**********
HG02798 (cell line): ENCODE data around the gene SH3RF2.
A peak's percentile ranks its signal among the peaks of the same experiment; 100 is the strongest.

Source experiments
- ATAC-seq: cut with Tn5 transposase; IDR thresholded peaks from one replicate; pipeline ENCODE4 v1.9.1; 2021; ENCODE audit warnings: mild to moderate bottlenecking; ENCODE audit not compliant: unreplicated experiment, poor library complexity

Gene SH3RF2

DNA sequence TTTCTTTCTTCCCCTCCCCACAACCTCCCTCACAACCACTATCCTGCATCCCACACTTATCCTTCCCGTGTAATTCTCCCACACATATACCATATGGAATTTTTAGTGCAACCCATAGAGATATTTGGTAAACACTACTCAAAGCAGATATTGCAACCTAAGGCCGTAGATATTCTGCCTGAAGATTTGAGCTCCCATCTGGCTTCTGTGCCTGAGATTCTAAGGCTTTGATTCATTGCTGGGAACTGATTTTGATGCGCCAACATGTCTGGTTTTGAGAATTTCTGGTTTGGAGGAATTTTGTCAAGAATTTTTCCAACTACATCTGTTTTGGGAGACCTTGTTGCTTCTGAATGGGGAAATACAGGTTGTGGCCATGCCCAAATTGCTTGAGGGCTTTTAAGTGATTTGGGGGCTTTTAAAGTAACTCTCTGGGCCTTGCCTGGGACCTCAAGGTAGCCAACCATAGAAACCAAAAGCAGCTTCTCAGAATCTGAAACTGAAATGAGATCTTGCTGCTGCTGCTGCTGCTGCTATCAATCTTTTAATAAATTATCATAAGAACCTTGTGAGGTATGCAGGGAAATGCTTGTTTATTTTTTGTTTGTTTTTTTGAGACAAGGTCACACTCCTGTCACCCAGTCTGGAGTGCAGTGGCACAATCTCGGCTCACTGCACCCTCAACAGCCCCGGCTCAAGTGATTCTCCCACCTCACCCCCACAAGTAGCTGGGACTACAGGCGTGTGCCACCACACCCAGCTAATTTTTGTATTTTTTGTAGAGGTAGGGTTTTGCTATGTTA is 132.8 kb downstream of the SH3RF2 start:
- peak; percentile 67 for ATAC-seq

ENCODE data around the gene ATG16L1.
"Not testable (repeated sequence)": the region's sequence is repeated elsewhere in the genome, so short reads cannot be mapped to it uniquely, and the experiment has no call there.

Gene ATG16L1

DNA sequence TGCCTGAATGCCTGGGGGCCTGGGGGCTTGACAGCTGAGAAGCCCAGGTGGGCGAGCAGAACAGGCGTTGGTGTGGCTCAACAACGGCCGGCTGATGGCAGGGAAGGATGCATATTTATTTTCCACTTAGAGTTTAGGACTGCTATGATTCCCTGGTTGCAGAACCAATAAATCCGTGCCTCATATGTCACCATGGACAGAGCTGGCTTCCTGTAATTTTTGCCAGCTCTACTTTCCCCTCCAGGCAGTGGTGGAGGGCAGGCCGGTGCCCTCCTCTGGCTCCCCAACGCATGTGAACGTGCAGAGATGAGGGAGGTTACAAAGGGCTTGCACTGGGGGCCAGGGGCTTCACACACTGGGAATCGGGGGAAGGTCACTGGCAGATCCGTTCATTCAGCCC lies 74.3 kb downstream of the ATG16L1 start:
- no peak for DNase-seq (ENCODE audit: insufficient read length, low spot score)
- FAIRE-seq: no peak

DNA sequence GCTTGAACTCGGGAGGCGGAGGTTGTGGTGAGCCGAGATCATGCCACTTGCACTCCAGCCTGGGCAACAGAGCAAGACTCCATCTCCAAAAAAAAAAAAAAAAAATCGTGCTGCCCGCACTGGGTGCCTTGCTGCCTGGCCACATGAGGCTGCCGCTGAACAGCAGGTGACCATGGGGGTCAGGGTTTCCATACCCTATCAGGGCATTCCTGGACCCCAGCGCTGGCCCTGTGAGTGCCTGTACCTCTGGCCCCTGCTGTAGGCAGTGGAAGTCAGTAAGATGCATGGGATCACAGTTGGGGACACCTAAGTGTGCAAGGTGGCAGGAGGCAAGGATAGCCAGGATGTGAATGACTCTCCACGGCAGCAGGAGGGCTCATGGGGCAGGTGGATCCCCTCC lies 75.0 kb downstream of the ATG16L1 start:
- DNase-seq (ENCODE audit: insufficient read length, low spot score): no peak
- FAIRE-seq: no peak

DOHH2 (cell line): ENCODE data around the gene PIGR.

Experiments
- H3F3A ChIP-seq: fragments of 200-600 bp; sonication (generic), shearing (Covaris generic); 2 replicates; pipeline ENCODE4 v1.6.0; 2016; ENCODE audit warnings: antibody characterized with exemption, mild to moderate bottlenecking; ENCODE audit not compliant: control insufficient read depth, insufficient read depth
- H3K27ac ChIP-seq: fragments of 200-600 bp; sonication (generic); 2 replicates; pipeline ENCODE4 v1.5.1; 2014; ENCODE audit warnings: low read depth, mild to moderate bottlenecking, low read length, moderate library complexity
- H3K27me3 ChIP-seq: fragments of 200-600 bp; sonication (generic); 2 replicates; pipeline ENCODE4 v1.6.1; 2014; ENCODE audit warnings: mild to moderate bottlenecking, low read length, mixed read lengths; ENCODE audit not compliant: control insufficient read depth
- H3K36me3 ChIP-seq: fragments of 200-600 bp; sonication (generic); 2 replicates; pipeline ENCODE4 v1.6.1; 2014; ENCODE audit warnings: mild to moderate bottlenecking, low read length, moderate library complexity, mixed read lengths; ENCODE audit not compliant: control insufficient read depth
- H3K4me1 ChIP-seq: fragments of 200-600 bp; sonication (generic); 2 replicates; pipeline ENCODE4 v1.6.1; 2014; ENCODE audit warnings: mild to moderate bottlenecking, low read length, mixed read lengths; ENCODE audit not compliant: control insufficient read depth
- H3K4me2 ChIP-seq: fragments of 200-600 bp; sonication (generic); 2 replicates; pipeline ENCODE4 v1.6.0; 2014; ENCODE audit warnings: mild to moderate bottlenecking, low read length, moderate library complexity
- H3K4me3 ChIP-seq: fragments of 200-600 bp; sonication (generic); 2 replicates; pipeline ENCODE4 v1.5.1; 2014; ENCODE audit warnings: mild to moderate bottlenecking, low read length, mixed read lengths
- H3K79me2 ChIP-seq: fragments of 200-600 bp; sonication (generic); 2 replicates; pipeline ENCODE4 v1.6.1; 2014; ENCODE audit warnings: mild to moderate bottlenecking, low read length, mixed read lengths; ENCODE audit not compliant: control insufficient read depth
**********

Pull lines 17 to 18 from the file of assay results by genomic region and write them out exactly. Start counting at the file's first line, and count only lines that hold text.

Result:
DOHH2 (cell line): ENCODE data around the gene PIGR.

Experiments